Review on Modeling and SOC/SOH Estimation of Batteries for Automotive Applications
Abstract
:1. Introduction
 Energy Management Optimization: In various batterypowered systems, precise SOC estimation is indispensable for efficient energy management [15,16,17]. By accurately gauging the available charge, these algorithms enable optimal utilization of the battery capacity, thus preventing potentially detrimental conditions such as overcharging or overdischarging [18,19,20]. Avoiding these extremes is vital as they can lead to irreversible damage to the battery’s internal chemistry and structure, significantly compromising its overall lifespan and performance [21,22,23]. Implementing accurate SOC estimation techniques facilitates intelligent energy utilization strategies, which ensure prolonged battery life and sustained system performance over extended operational periods [24,25,26].
 Enhanced Safety Measures: The accuracy of SOC estimation is directly linked to ensuring the safety and integrity of batterypowered systems [27,28,29]. Inaccurate SOC determination can lead to scenarios of overcharging or overdischarging, exacerbating the risk of critical safety hazards such as thermal runaway [30,31,32]. Uncontrolled thermal runaway has the potential to trigger severe consequences, including battery failure, fire hazards, and even catastrophic explosions, thereby posing serious threats to both the equipment and personnel associated with the system [33,34,35]. Hence, the development of precise and reliable SOC estimation algorithms plays a pivotal role in enhancing the overall safety and risk management strategies within batterydependent applications [36,37,38].
 Proactive Battery Health Monitoring: Accurate estimation of SOH is instrumental to effective battery health monitoring and enables the timely detection of degradation and performance decline [39,40,41]. These algorithms facilitate the assessment of critical battery parameters, such as capacity fade, impedance changes, and chemical degradation, to provide insight into the battery’s remaining useful life (RUL) [42,43,44]. By implementing proactive SOH estimation methodologies, operators can anticipate potential battery failures, initiate timely maintenance interventions, and prevent costly downtime and unplanned disruptions in industrial and automotive operations [45,46,47]. The ability to predict the RUL allows for informed decisionmaking regarding battery replacement or reconditioning, thereby optimizing maintenance costs and ensuring continuous system reliability [48,49,50].
 Coulomb Counting Method: This widely used method estimates SOC by integrating the current flowing in and out of the battery over time. Despite its simplicity and ease of implementation, the Coulomb counting method is susceptible to cumulative errors arising from measurement inaccuracies, parasitic currents, and changes to the battery capacity caused by aging and temperature fluctuations [51,52]. Calibration and frequent updates are often necessary to mitigate the impact of these factors on the accuracy of SOC estimation, especially over the long term [53,54].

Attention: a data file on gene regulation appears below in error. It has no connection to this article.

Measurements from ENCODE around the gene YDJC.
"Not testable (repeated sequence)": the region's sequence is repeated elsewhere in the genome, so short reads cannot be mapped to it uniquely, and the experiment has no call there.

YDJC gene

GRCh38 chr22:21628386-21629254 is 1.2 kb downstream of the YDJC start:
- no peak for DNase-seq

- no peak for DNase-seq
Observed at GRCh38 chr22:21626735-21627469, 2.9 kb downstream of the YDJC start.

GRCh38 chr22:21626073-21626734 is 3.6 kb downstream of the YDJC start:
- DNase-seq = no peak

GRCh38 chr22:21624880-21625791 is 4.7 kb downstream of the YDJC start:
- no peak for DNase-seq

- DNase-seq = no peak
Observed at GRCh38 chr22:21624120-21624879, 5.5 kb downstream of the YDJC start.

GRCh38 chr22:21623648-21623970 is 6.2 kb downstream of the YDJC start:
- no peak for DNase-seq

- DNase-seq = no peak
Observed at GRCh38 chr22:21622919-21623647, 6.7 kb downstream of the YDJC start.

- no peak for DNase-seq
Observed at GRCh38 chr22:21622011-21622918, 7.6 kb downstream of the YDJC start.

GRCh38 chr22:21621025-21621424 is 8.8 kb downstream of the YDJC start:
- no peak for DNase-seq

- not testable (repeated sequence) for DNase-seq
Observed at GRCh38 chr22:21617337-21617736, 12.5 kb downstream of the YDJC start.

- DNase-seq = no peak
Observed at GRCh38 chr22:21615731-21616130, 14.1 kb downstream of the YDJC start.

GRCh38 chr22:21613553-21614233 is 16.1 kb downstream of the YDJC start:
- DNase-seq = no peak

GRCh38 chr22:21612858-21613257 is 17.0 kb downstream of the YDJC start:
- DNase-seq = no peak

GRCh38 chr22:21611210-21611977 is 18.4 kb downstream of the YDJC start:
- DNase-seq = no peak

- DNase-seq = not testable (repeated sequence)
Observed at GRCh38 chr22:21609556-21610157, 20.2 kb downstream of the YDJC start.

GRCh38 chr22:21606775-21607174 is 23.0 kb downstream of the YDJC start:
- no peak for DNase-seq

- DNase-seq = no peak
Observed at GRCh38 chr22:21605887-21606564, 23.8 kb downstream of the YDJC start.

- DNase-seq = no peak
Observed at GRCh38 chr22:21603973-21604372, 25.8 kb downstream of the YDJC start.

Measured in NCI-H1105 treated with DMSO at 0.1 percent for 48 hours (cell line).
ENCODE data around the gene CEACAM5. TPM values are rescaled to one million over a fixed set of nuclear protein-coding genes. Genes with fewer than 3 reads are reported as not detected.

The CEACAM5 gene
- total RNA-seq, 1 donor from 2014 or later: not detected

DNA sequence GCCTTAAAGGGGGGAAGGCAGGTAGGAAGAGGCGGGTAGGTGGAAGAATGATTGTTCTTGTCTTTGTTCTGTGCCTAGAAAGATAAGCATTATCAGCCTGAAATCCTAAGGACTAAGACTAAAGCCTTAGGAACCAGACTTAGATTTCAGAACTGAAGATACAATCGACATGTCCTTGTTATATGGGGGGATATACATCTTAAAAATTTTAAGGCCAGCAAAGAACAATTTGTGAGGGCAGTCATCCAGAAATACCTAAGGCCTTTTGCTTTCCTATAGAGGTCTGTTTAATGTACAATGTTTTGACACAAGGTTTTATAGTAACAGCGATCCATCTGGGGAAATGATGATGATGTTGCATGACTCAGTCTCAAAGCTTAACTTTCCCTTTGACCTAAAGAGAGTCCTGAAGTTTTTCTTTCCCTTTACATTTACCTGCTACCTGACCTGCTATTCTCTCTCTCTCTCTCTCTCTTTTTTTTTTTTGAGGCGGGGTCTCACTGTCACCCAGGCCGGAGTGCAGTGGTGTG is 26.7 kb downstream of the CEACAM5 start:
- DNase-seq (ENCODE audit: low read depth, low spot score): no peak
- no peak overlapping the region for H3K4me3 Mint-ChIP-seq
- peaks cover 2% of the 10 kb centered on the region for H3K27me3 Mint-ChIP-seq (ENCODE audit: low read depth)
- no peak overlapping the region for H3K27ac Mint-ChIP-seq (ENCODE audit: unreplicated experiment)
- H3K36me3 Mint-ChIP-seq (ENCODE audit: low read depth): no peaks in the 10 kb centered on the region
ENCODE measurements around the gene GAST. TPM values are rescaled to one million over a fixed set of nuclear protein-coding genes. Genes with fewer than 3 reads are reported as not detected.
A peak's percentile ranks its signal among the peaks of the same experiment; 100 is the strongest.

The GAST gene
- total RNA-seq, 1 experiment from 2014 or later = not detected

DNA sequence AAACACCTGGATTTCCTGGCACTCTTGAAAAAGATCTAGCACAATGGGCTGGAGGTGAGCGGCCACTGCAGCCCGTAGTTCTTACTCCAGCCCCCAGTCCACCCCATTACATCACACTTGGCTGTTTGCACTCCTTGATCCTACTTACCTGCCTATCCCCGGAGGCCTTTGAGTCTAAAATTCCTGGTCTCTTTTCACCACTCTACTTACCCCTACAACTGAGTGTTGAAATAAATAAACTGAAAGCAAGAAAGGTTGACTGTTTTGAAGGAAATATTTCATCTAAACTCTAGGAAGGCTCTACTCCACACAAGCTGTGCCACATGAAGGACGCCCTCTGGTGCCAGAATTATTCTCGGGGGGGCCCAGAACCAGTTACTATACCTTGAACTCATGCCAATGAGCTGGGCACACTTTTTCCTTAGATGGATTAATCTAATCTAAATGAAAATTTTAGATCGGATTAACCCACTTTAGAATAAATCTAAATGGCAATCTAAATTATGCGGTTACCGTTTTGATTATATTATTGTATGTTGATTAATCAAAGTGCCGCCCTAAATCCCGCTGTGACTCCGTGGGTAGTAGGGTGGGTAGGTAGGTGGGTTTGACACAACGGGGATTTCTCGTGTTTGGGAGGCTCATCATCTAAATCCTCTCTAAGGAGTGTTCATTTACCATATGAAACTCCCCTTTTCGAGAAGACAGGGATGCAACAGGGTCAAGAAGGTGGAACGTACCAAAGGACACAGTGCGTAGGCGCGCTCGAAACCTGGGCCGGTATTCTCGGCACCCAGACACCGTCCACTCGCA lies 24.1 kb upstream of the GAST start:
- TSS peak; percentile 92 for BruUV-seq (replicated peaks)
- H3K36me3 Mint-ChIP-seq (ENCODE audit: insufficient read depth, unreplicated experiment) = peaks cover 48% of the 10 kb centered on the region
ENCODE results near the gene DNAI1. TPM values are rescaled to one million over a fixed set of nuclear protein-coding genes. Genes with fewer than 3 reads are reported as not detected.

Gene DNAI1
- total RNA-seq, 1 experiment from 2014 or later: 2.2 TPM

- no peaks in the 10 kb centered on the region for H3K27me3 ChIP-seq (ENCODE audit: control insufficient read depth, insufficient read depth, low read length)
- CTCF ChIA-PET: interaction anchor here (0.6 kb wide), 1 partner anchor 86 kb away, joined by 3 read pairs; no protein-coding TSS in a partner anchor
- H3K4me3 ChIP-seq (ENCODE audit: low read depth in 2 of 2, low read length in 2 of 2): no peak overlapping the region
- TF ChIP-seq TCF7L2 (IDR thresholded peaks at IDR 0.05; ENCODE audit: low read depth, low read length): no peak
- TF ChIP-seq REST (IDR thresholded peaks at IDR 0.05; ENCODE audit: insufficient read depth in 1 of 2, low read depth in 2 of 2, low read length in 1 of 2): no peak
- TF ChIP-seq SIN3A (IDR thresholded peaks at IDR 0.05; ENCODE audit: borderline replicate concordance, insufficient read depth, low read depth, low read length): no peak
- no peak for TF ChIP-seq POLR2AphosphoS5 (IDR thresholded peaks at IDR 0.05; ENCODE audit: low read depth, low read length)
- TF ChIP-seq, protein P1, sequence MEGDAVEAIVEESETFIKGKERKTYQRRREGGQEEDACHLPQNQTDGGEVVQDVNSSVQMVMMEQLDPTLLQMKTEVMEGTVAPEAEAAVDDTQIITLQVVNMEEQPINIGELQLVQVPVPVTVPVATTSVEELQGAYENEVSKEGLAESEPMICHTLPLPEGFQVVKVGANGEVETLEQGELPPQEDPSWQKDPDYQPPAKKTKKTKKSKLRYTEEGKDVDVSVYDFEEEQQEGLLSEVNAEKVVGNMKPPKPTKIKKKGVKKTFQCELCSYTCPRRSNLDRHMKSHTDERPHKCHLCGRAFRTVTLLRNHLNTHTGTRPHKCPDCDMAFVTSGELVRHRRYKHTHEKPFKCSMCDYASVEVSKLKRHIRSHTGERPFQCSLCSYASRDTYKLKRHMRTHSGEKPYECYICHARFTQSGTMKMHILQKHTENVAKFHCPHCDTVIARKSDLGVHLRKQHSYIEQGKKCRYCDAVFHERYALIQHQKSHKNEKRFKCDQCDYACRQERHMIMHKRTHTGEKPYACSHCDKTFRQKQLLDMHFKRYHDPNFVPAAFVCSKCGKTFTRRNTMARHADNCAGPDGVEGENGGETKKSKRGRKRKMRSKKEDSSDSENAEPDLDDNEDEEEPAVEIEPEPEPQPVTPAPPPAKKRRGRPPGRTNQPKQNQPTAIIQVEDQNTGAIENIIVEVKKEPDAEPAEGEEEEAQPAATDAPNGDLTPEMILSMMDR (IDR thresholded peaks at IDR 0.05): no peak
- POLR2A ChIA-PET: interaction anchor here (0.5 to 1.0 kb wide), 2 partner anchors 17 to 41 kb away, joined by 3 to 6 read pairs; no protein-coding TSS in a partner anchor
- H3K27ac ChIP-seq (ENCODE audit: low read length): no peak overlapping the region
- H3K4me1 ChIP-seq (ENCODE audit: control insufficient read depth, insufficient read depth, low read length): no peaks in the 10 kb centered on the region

Voltage Method: The voltage method estimates SOC by measuring the battery’s opencircuit voltage (OCV) and comparing it to a lookup table or a mathematical model. While being noninvasive and relatively simple, this method is affected by temperature variations and the dynamic nature of battery aging [55,56,57], leading to potential inaccuracies in SOC estimation. Moreover, the nonlinear relationship between SOC and OCV necessitates careful calibration and temperature compensation to improve the accuracy of the estimation, particularly in realworld applications where temperature variations are common [58,59,60].
 Kalman Filter Method: This approach leverages a recursive filter algorithm, such as the Kalman filter, in combination with a detailed mathematical model of the battery. The Kalman filter method provides a more accurate estimation of SOC compared to simpler methods such as Coulomb counting and voltage estimation [61,62]. However, its efficacy heavily relies on the accuracy of the underlying battery model, which requires precise knowledge of the battery’s characteristics and behavior under varying operating conditions. Additionally, the implementation of the Kalman filter method demands significant computational resources, limiting its practicality in resourceconstrained applications, particularly in the automotive and industrial sectors where realtime performance is critical [63,64,65].
 Neural Network Algorithm: This method involves training a neural network using a dataset of battery measurements to establish a relationship between input parameters (e.g., current, voltage, and temperature) and SOC. The trained neural network is then utilized to predict the SOC based on realtime or historical battery data [66,67]. The neural network algorithm offers enhanced accuracy compared to traditional methods, especially in complex scenarios where the relationships between input parameters and SOC are nonlinear and are challenging to model analytically. Nevertheless, the successful implementation of this algorithm relies heavily on the availability of a substantial and diverse dataset for training the neural network along with significant computational resources for training and inference, which could pose practical challenges in resourcelimited applications [68,69].
 Hybrid Algorithm: As the name suggests, a hybrid algorithm combines the strengths of two or more estimation methods to improve the overall accuracy of SOC estimation. For instance, a hybrid algorithm may integrate the coulomb counting method with the Kalman filter technique to compensate for their respective limitations and enhance the accuracy and robustness of SOC estimation [70,71]. By leveraging the complementary strengths of multiple algorithms, the hybrid approach aims to mitigate the impact of individual weaknesses, leading to more reliable SOC estimation in diverse operating conditions and environments [72,73,74].